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Me vs. Everybody

Me vs. Everybody

I spent so many years of my life comparing myself to others that for a while I couldn’t tell when I was winning or losing. Everything was measured by someone else’s ruler. Recently, I’ve started to realize that my journey can’t be measured in inches or centimeters. It’s too long and too deep for that. My journey is dynamic and unique and, as I am just beginning to embrace, its complicatedly beautiful. Just like me.

I think on some level we all compare ourselves to others. And at certain times, healthy comparison can be a good thing. It can serve as a driving force to push you towards your goals. Healthy comparison can be a motivator. Key word - HEALTHY. I know for sure that for many years the act of me judging myself by others’ “success” was anything but healthy. In many cases, for me, comparision became more like jealousy. I wanted what others had - success, love, confidence, recognition - but because of the way I was feeling about myself at the time, all that comparing got me was depression and broken friendships. Real friendships can’t thrive when jealousy is a part of the equation. I’m grateful that my warped thinking didn’t make me lose friends, but it did damage some of my friendships in multiple ways.

Healthy comparison is about looking to others as a guide or a motivating force to achieve what it is you want. Those you are comparing yourself to can be a living, breathing vision board for you - if that sense of comparison stays in check and outside of the envy range. WARNING - once you start being hard on yourself for not being/doing/having what you think you should be/do/have, that’s a serious clue that the line of healthy comparison has been erased. Beating yourself up, feeling sad or inadequate, or obsessing over your perceived shortcomings is a recipie for disaster.

Here are some things I have learned to do to keep those ill feelings in check:

  1. Write It Out

    It can be easy to lose sight of what makes you amazing and what sets you apart from the crowd. When you start to feel lost in your negative self-talk, sit and write. Make a list of every wonderful thing you can think of about yourself. Read the list once you’re done. And then read it again. Post it in a place where the list is in your face. Add to it, read it, look at it…make sure you get how wonderful you are etched into your soul and embedded in your brain.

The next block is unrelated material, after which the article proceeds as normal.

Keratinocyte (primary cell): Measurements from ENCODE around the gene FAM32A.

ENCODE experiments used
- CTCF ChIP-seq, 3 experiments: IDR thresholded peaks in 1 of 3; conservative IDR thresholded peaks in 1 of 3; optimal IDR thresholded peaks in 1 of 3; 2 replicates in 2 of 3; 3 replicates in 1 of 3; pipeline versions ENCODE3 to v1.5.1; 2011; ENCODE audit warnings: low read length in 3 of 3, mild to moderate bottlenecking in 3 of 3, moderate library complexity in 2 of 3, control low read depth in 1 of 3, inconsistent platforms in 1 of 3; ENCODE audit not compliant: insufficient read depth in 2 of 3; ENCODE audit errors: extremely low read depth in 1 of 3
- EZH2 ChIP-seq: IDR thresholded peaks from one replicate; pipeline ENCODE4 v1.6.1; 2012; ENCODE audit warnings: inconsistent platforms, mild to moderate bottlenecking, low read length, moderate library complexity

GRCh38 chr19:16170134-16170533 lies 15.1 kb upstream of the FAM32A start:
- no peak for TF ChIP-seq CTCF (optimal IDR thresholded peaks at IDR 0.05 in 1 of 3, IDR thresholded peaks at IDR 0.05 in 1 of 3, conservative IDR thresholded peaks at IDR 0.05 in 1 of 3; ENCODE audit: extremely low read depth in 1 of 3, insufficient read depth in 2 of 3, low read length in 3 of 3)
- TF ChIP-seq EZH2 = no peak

2. Talk It Out

    Negative self-talk is part of what got you here, right? So use positive self-talk to combat that. Select a few of the things you wrote on your list above and say them to yourself. Treat them like affirmations. Say them over and over again - in your head or outloud - until they become evident in everything you do. Affirmations are a great way to help you ‘fake it until you make it”.

  3. Breathe It Out

    Although I don’t have a consistent meditation practice in place yet, I am keenly aware of when the best thing for me to do is take a big step back, settle myself, relax, and breathe. When those dark feelings of self-doubt come creeping in, that is a perfect time to get quiet and tap into your inner light. All you need is a place to sit with minimum distractions. Calm your mind and try to just focus on your breathing. Sometimes when that isn’t easy for me to do, I think of words to focus on for my inhaling and exhaling. For example, inhale peace and exhale love. If you can even sit for just 3-5 minutes, it can usually reset your mind and get you back to thinking positive thoughts.

It’s ok to do some comparison to others as long as it doesn’t make you question your worthiness and unique abilities. If you feel like you’ve gone too far and you’re starting to beat yourself up, there are some things you can do to pull yourself back from the edge.

And if all else fails, remember this quote from Iyanla Vanzant: “Comparison is an act of violence against the self.”

Love yourself. Always.

Can You See Me Now?

Can You See Me Now?